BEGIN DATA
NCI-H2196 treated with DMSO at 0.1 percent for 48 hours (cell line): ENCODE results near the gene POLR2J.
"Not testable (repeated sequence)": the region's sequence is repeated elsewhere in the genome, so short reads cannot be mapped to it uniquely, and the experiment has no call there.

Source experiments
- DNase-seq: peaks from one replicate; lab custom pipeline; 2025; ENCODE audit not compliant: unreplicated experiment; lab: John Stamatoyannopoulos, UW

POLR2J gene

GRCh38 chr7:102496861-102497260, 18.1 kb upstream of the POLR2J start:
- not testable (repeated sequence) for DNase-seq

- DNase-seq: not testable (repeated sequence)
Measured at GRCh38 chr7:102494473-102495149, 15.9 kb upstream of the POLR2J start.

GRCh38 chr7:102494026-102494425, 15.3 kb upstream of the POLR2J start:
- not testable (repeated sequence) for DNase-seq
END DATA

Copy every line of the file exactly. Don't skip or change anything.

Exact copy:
NCI-H2196 treated with DMSO at 0.1 percent for 48 hours (cell line): ENCODE results near the gene POLR2J.
"Not testable (repeated sequence)": the region's sequence is repeated elsewhere in the genome, so short reads cannot be mapped to it uniquely, and the experiment has no call there.

Source experiments
- DNase-seq: peaks from one replicate; lab custom pipeline; 2025; ENCODE audit not compliant: unreplicated experiment; lab: John Stamatoyannopoulos, UW

POLR2J gene

GRCh38 chr7:102496861-102497260, 18.1 kb upstream of the POLR2J start:
- not testable (repeated sequence) for DNase-seq

- DNase-seq: not testable (repeated sequence)
Measured at GRCh38 chr7:102494473-102495149, 15.9 kb upstream of the POLR2J start.

GRCh38 chr7:102494026-102494425, 15.3 kb upstream of the POLR2J start:
- not testable (repeated sequence) for DNase-seq